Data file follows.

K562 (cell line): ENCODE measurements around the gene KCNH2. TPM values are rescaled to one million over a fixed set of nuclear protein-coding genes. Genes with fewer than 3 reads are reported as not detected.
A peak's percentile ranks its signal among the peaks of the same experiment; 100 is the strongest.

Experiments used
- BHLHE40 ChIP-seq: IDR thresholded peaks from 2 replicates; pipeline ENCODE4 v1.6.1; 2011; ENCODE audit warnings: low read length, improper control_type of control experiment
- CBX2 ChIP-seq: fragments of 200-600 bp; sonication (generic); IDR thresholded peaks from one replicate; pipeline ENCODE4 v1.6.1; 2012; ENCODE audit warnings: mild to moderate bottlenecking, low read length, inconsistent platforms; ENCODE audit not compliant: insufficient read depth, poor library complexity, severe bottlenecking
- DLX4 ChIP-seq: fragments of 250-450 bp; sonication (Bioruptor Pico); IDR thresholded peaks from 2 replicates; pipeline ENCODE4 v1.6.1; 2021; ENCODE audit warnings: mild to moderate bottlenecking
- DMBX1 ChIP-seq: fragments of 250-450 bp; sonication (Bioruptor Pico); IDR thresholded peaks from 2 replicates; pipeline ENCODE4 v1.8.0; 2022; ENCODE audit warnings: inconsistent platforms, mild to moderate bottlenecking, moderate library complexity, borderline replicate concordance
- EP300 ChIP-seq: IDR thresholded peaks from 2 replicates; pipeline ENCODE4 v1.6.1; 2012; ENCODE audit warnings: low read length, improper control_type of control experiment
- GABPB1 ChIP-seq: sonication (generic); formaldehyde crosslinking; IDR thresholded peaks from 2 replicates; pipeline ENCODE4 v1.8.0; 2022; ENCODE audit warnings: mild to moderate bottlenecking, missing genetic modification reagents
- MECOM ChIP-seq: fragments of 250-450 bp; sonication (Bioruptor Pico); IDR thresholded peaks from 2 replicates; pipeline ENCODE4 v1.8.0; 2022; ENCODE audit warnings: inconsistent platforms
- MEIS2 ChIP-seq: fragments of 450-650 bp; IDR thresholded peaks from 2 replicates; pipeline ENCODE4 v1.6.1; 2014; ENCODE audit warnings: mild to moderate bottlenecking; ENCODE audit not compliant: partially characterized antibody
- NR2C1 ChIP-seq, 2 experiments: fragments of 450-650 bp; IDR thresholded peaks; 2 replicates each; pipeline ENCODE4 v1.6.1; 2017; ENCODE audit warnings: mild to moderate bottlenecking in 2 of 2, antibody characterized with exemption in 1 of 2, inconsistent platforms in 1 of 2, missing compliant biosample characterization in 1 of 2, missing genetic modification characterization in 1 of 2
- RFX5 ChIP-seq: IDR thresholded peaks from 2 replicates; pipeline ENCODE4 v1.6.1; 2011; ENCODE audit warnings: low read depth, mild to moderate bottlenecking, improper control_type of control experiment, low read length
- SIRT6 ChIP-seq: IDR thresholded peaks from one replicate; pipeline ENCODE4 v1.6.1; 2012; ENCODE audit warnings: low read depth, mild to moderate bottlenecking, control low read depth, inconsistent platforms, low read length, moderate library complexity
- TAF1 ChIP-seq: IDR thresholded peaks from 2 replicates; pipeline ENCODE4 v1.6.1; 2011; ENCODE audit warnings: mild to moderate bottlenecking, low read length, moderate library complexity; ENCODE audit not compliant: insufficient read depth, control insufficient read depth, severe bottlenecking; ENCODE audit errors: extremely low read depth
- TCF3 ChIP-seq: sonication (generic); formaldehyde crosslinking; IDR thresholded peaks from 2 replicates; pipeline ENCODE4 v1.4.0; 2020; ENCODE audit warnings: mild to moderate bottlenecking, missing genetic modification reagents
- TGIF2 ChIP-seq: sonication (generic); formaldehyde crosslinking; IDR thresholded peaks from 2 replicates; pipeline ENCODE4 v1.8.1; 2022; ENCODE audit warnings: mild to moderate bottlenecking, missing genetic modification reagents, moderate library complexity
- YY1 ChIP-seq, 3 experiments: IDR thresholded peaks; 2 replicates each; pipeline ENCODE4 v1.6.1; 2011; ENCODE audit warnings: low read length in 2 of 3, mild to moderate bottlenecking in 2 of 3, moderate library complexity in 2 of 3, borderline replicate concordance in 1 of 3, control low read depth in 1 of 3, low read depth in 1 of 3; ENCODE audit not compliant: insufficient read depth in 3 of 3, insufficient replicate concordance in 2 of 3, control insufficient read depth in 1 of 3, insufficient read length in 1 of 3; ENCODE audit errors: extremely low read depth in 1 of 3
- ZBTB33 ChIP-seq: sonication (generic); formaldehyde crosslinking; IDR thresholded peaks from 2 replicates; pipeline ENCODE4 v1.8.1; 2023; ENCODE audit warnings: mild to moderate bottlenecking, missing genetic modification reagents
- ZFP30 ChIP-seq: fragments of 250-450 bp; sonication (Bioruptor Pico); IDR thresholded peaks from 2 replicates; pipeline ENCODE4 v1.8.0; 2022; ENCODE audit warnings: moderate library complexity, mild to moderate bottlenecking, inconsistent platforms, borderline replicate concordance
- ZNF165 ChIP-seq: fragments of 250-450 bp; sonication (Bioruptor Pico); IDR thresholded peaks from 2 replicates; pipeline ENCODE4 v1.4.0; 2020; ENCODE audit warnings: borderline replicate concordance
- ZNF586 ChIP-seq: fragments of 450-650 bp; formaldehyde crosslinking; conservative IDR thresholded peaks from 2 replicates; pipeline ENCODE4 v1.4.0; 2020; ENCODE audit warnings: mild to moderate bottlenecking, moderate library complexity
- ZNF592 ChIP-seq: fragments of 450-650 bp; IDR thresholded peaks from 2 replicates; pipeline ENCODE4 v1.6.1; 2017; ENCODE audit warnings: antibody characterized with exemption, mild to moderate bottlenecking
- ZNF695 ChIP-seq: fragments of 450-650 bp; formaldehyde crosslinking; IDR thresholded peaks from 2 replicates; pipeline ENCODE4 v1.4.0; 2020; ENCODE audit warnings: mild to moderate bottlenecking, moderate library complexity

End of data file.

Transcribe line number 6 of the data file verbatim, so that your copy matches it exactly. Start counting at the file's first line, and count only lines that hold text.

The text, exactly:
- DLX4 ChIP-seq: fragments of 250-450 bp; sonication (Bioruptor Pico); IDR thresholded peaks from 2 replicates; pipeline ENCODE4 v1.6.1; 2021; ENCODE audit warnings: mild to moderate bottlenecking